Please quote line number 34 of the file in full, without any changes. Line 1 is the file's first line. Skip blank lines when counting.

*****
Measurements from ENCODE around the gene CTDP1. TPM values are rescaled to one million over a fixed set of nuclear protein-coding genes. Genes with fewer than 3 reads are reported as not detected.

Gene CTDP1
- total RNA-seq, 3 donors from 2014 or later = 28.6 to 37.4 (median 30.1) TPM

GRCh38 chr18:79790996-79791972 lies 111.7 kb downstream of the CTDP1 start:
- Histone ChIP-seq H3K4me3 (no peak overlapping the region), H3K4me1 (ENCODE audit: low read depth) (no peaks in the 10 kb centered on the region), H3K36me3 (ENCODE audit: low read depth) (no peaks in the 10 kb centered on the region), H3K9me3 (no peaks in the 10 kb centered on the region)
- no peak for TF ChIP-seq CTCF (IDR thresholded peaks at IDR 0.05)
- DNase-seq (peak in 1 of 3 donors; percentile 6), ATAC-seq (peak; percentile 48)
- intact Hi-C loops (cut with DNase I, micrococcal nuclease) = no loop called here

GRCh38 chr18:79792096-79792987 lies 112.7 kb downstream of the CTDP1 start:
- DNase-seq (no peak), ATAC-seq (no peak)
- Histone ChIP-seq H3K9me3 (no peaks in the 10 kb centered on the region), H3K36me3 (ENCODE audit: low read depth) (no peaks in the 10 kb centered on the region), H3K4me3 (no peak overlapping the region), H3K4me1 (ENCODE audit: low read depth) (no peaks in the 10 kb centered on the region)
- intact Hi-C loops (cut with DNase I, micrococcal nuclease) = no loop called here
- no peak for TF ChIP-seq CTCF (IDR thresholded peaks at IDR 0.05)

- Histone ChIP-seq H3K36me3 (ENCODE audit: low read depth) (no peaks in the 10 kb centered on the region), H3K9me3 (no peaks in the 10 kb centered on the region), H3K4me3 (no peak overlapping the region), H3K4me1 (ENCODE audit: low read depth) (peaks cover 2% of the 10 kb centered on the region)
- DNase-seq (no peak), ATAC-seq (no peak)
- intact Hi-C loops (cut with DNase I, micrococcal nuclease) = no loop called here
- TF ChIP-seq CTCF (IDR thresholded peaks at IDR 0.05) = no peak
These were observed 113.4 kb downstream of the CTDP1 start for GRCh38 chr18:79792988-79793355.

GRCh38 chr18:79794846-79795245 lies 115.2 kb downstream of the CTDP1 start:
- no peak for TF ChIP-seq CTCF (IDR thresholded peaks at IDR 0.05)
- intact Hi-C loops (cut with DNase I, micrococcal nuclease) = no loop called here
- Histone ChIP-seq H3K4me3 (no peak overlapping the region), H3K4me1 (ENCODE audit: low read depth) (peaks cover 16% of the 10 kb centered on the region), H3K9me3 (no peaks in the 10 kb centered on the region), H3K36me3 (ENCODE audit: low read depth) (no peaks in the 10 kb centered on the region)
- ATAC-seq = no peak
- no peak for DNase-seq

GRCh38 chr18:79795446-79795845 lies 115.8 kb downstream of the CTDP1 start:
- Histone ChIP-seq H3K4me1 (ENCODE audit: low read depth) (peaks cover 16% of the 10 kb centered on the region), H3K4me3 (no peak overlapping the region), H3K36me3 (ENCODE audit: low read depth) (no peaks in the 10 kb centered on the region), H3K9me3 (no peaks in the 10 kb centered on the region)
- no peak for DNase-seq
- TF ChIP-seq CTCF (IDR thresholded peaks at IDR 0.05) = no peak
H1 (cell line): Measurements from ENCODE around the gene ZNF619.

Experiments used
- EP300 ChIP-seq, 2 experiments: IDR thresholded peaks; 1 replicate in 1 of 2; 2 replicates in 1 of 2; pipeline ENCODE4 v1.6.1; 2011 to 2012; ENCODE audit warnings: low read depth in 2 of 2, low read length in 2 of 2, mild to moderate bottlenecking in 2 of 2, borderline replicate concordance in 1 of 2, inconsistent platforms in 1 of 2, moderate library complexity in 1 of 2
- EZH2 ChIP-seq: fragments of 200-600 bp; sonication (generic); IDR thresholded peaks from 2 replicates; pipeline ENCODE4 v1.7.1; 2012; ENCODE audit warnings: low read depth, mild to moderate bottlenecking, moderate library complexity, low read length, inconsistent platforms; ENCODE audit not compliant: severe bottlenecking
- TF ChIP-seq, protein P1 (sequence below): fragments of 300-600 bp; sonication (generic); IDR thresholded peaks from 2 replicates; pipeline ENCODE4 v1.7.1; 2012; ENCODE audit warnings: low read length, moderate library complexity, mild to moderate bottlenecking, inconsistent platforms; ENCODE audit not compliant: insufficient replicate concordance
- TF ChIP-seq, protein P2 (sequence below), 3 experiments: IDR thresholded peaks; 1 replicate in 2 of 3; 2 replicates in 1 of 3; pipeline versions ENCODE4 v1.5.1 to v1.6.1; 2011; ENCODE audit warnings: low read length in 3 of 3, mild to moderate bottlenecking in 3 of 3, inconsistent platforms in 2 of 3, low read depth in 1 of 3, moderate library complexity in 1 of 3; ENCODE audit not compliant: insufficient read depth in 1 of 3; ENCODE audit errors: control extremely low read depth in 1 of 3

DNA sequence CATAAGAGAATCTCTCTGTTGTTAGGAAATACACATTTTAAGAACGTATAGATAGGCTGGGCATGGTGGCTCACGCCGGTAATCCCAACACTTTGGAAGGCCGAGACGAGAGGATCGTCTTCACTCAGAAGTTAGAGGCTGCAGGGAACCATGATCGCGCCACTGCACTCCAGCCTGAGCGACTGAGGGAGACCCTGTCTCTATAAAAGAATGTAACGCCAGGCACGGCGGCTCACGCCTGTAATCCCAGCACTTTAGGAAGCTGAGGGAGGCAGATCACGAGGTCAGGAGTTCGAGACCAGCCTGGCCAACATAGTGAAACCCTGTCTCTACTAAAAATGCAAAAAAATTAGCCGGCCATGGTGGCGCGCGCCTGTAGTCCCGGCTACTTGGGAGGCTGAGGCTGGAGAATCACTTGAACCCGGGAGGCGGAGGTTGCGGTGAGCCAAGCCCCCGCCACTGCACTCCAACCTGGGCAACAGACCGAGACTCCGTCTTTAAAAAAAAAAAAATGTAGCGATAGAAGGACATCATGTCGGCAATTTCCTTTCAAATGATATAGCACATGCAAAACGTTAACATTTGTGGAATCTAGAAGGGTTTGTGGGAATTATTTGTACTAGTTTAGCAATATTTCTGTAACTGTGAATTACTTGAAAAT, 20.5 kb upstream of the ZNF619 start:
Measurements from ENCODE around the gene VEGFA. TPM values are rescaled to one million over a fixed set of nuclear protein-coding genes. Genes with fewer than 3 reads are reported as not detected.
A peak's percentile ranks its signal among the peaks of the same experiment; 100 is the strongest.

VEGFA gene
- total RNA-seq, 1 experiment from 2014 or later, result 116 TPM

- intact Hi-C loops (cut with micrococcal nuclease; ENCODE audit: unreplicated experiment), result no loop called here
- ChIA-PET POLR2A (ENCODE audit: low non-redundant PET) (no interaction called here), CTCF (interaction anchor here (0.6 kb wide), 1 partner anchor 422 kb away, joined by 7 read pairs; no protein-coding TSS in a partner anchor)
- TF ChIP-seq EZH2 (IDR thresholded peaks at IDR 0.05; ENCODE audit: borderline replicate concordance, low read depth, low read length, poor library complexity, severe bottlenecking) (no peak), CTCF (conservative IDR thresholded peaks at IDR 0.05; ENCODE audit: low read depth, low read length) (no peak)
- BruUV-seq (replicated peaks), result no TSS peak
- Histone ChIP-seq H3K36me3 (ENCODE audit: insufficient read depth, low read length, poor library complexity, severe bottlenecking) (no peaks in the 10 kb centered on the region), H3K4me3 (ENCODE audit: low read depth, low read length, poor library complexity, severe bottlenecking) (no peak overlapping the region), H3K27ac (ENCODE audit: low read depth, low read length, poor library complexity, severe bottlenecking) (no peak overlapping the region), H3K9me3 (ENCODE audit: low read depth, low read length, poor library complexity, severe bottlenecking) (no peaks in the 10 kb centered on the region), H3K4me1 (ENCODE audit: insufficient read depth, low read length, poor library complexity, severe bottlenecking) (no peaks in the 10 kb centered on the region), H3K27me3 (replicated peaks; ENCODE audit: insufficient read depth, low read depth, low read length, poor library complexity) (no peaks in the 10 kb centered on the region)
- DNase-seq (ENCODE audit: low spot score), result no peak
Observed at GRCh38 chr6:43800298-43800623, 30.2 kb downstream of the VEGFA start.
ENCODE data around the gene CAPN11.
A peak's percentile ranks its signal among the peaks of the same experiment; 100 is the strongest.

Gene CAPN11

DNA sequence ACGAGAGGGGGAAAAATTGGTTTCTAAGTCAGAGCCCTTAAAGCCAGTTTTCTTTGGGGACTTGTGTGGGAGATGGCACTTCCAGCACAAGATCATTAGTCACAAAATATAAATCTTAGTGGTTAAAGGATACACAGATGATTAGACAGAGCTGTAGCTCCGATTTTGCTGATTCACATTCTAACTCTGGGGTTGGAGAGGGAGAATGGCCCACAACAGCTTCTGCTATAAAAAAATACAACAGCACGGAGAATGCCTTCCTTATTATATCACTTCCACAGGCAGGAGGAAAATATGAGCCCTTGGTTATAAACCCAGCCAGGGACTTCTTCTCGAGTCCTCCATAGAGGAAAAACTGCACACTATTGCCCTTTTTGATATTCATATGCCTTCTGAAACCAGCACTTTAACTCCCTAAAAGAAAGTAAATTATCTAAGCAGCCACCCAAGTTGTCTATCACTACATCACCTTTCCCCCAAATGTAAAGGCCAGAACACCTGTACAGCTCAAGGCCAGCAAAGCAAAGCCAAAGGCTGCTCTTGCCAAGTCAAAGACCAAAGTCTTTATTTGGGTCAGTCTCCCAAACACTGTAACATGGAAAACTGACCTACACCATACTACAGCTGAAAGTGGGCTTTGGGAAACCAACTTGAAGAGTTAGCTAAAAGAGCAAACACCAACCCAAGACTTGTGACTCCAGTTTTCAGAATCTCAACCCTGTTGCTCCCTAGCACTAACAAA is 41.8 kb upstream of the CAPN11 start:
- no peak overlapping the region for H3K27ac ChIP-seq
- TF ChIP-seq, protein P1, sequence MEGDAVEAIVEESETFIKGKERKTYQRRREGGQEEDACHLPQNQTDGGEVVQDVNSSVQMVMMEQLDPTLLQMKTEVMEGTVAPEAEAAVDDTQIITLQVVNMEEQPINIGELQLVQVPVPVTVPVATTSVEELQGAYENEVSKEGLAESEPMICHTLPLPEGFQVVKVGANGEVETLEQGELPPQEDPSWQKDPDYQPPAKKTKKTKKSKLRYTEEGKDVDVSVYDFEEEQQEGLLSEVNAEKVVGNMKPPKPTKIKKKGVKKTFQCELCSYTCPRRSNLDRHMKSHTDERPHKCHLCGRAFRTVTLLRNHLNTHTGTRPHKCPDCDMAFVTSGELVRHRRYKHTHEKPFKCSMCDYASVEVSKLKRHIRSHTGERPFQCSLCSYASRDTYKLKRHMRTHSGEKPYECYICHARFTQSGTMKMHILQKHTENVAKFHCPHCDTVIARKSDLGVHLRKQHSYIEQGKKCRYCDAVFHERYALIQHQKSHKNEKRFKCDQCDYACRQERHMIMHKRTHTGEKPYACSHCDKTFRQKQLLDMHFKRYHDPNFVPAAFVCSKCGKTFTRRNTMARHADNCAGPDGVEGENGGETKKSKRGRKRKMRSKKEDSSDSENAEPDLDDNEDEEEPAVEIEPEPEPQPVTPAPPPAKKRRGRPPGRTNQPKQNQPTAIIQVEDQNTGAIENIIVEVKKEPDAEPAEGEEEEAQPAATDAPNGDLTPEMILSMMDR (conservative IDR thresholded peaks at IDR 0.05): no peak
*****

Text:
- TF ChIP-seq, protein P2 (sequence below), 3 experiments: IDR thresholded peaks; 1 replicate in 2 of 3; 2 replicates in 1 of 3; pipeline versions ENCODE4 v1.5.1 to v1.6.1; 2011; ENCODE audit warnings: low read length in 3 of 3, mild to moderate bottlenecking in 3 of 3, inconsistent platforms in 2 of 3, low read depth in 1 of 3, moderate library complexity in 1 of 3; ENCODE audit not compliant: insufficient read depth in 1 of 3; ENCODE audit errors: control extremely low read depth in 1 of 3